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MSU researcher plays role in reducing TB deaths by 95 percent by 2035


Photo of Dr. Alocilja

More people die from tuberculosis (TB) every year than from any other disease. About 1.7 million people die and another two billion people are infected with the disease annually.  Many places around the world, however, still lack access to affordable, community-based diagnostic testing, and the tests that are currently available are either not sensitive enough to detect the disease or too expensive.

An ambitious initiative, the “End TB Strategy,” is striving to reduce the incidence of TB by 90 percent and TB deaths by 95 percent by 2035. The only way this goal can be achieved is by developing new tools for fighting the deadly disease, such as improved point-of-care (POC) diagnostic tests that can be delivered to communities and first point-of-contact locations in the healthcare system. Samples must be easy to collect, and there needs to be a quick turnaround with results so that patients can be treated in a single visit, thereby avoiding patient follow-up.

Efforts focused on preventing TB and caring for its victims have been stalled by the unavailability of rapid, reliable, and universally accessible diagnosis methods. The primary testing method that many countries have relied on for detecting pulmonary TB is direct (unconcentrated) sputum smear microscopy (SSM). It is fast, simple, and inexpensive, but its sensitivity is only about 50 percent.  Another method rolled out by the World Health Organization (WHO) in 2010, called the Xpert MTB/RIF, is much more accurate, but also more expensive. The machine costs up to $40,000, and the cartridges cost $20 to $40 per test, depending on the country.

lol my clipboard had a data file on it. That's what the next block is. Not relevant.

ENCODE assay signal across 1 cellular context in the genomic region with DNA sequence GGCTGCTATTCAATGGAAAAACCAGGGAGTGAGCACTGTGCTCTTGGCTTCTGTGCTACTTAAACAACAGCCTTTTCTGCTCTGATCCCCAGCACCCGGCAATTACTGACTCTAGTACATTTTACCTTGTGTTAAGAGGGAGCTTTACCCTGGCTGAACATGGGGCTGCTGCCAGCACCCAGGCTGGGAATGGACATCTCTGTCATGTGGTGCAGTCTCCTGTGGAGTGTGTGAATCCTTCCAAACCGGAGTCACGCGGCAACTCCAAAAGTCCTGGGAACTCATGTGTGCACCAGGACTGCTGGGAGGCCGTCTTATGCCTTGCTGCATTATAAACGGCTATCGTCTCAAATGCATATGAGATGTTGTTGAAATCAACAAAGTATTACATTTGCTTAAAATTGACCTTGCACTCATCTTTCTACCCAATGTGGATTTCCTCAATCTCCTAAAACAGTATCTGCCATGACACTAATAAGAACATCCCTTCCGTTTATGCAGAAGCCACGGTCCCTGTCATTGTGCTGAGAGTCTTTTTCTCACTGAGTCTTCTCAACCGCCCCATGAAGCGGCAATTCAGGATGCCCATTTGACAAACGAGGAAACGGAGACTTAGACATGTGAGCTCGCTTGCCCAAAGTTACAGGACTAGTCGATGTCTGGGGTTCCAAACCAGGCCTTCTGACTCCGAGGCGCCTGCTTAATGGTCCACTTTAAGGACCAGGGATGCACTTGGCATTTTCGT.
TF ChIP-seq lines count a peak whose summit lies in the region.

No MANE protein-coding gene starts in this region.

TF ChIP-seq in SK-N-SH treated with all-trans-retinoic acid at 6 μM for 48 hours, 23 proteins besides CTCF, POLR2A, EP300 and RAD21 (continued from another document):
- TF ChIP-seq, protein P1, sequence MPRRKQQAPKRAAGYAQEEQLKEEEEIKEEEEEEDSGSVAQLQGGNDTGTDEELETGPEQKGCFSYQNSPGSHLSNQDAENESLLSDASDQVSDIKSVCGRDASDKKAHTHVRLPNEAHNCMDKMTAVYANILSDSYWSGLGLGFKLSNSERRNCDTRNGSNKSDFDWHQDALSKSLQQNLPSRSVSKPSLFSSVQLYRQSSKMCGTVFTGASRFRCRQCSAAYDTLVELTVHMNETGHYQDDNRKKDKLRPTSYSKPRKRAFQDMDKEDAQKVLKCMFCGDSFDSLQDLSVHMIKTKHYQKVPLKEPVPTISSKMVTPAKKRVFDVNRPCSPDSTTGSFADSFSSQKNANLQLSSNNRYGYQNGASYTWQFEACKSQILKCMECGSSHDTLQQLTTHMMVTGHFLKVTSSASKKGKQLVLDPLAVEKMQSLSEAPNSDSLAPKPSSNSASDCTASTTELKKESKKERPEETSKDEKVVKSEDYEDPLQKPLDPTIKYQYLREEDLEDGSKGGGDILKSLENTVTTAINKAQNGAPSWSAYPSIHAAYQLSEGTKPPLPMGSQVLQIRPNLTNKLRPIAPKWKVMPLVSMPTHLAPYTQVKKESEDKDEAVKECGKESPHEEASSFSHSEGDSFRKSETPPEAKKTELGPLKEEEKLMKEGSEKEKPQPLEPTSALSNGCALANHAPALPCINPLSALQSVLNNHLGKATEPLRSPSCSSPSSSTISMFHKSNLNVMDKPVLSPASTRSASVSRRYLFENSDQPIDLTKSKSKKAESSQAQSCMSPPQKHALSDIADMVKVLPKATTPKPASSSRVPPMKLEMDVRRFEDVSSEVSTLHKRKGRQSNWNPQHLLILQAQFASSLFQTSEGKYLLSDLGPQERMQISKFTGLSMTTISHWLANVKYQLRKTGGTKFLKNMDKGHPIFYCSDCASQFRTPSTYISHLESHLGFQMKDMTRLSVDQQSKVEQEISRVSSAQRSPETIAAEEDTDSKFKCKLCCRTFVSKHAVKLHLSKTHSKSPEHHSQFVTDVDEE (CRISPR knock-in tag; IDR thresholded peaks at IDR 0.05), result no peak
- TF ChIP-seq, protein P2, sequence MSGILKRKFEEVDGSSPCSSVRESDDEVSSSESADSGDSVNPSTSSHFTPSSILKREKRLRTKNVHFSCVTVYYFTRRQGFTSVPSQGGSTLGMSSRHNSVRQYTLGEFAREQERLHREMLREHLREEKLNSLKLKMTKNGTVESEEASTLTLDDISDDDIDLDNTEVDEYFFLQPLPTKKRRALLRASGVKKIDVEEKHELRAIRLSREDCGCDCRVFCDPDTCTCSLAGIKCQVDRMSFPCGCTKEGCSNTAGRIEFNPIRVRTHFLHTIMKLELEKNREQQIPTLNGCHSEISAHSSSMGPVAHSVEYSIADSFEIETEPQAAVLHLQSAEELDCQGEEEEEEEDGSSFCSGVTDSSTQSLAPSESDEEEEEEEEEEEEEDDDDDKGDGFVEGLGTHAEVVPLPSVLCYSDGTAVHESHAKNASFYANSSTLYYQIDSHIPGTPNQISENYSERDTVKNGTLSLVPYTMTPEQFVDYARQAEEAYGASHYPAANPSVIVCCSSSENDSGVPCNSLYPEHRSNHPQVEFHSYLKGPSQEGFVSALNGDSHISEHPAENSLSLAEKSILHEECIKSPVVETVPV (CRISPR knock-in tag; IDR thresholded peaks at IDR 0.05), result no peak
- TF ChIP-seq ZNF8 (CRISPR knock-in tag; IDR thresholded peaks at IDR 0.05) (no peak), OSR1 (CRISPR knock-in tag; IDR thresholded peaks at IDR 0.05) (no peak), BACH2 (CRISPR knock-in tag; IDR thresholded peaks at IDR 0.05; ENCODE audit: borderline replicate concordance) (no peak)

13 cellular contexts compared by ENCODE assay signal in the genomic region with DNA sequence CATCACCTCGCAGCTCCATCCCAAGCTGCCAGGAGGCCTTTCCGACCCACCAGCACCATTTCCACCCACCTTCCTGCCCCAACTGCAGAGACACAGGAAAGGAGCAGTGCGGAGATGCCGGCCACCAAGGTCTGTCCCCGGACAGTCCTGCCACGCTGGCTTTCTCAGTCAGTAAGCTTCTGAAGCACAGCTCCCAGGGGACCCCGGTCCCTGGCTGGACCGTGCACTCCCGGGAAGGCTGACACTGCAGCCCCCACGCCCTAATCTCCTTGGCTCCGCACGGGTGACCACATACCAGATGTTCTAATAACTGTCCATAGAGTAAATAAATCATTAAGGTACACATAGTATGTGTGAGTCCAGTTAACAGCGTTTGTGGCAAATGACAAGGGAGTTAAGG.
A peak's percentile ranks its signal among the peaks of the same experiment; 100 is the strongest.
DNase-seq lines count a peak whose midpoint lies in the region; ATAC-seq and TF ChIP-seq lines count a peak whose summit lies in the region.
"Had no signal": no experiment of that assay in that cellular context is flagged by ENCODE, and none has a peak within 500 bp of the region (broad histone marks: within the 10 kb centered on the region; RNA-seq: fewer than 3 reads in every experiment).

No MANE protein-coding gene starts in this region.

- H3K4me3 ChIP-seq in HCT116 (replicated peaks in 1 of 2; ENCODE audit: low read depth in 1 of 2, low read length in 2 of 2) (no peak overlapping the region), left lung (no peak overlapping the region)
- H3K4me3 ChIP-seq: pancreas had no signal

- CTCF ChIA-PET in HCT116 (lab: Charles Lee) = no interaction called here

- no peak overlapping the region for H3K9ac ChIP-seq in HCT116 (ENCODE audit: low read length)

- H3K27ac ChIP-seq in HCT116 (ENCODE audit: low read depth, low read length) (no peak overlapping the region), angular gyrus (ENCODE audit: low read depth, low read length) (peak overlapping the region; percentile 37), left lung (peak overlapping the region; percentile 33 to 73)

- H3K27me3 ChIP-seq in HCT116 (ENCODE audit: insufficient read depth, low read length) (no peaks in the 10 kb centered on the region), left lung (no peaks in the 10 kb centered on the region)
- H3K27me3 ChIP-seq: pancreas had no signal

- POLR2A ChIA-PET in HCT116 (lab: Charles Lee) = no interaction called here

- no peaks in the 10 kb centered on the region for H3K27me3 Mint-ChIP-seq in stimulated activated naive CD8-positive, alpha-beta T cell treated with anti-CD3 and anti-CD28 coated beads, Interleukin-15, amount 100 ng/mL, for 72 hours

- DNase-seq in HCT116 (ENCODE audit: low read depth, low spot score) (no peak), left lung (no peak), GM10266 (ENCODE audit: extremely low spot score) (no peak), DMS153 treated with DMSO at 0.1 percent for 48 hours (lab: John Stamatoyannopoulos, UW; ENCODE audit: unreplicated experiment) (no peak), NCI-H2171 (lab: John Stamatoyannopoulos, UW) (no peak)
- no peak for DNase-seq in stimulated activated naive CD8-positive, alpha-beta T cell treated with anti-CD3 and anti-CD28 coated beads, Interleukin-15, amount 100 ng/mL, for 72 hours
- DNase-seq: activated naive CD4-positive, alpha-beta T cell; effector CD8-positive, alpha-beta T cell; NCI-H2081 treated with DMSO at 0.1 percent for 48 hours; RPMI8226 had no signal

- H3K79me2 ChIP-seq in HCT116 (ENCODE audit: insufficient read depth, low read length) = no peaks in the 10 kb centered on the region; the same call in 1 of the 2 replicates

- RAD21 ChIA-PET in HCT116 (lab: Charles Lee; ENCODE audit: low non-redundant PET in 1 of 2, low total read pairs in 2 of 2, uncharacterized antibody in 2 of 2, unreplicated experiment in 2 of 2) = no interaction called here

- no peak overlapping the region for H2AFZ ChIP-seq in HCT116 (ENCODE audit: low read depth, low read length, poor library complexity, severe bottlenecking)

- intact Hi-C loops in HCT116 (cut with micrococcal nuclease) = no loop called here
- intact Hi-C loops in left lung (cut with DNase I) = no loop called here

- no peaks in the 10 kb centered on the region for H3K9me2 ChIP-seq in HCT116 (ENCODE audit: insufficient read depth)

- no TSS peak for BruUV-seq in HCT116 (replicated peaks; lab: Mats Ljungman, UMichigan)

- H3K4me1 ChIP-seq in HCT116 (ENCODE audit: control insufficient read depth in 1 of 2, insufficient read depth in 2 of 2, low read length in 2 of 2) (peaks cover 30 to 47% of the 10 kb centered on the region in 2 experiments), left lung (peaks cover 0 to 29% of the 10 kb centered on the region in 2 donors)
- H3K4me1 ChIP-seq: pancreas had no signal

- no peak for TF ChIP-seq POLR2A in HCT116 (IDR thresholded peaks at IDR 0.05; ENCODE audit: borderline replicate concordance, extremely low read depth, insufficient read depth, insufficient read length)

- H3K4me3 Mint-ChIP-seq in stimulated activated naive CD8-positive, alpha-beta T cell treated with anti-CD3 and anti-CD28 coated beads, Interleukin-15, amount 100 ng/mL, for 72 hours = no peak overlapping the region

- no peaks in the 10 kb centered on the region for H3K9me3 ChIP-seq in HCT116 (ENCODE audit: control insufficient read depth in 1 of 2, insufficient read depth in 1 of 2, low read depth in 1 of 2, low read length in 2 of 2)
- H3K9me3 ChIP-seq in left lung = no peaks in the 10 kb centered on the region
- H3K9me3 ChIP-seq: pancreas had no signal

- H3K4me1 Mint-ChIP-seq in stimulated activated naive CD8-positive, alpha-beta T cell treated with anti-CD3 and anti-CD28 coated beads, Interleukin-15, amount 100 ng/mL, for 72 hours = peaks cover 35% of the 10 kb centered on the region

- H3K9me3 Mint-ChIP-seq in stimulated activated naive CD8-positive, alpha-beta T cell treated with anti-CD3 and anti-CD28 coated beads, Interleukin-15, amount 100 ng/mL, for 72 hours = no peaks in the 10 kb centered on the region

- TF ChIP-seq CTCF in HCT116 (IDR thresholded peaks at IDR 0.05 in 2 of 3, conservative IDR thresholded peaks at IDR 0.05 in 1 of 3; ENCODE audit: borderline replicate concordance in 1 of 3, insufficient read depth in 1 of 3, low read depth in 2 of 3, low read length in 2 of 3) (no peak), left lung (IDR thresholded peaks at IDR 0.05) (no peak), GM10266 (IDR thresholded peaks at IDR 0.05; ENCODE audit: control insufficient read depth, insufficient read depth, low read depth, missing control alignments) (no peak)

Dr. Evangelyn Alocilja, Michigan State University Department of Biosystems and Agricultural Engineering, in collaboration with fellow researchers Dr. Nirajan Bhusal, Dhulikhel Hospital at Kathmandu University, Nepal, Dr. Kenny Briceno, Universidad Cesar Vallejo and Hospital de Alta Complejidad La Libertad, Peru, and Dr. Hector Sanchez, Dr. Anaximandro Gomez, and Ms. Cristina Gordillo, El Colegio de la Frontera Sur and Mycobacteriology Laboratory, Mexico, developed a nanoparticle-based colorimetric biosensing assay (NCBA) that would be able to quickly and inexpensively detect acid-fast bacilli (AFB) in sputum samples. The methodology combined the principles of TB biology, nanotechnology, glycochemistry, and engineering, and applied the performance criteria identified years earlier by Dr. Prabha Desikan that a TB test that is 85 percent sensitive and 97 percent specific could save 400,000 lives annually. Researchers compared the NCBA technique against SSM and the Xpert MTB/RIF in 500 samples from patients suspected to have TB in Nepal and against the culture method in 1,200 sputum samples in Peru. Researchers also quantitatively evaluated NCBA against SSM. The NCBA test had matching sensitivity with both the Xpert MTB/RIF (with 85% sensitivity and 98% specificity compared to culture) for all 500 samples in Nepal and the 1,200 culture method samples in Peru. NCBA showed 47% increase in AFB count compared to SSM in Mexico. SSM only had a 40 percent sensitivity for the same samples.

"The NCBA technique will help facilitate quick treatment in a single clinical encounter and
contribute to meeting the goals of the 'End TB Strategy' by 2035."

The NCBA technique can be completed in 10 to 20 minutes through a simple four-step process, and costs an estimated $0.05 to $0.20 per test using a simple bright field microscope. Implementing NCBA in rural communities could help diagnose  TB cases faster, more accurately, and much more cost effectively. The NCBA technique used at the first point-of-contact by patients in clinics and other health care settings will help facilitate quick treatment in a single clinical encounter and contribute to meeting the goals of the “End TB Strategy” by 2035.

Contact Dr. Vangie Alocilja for more information.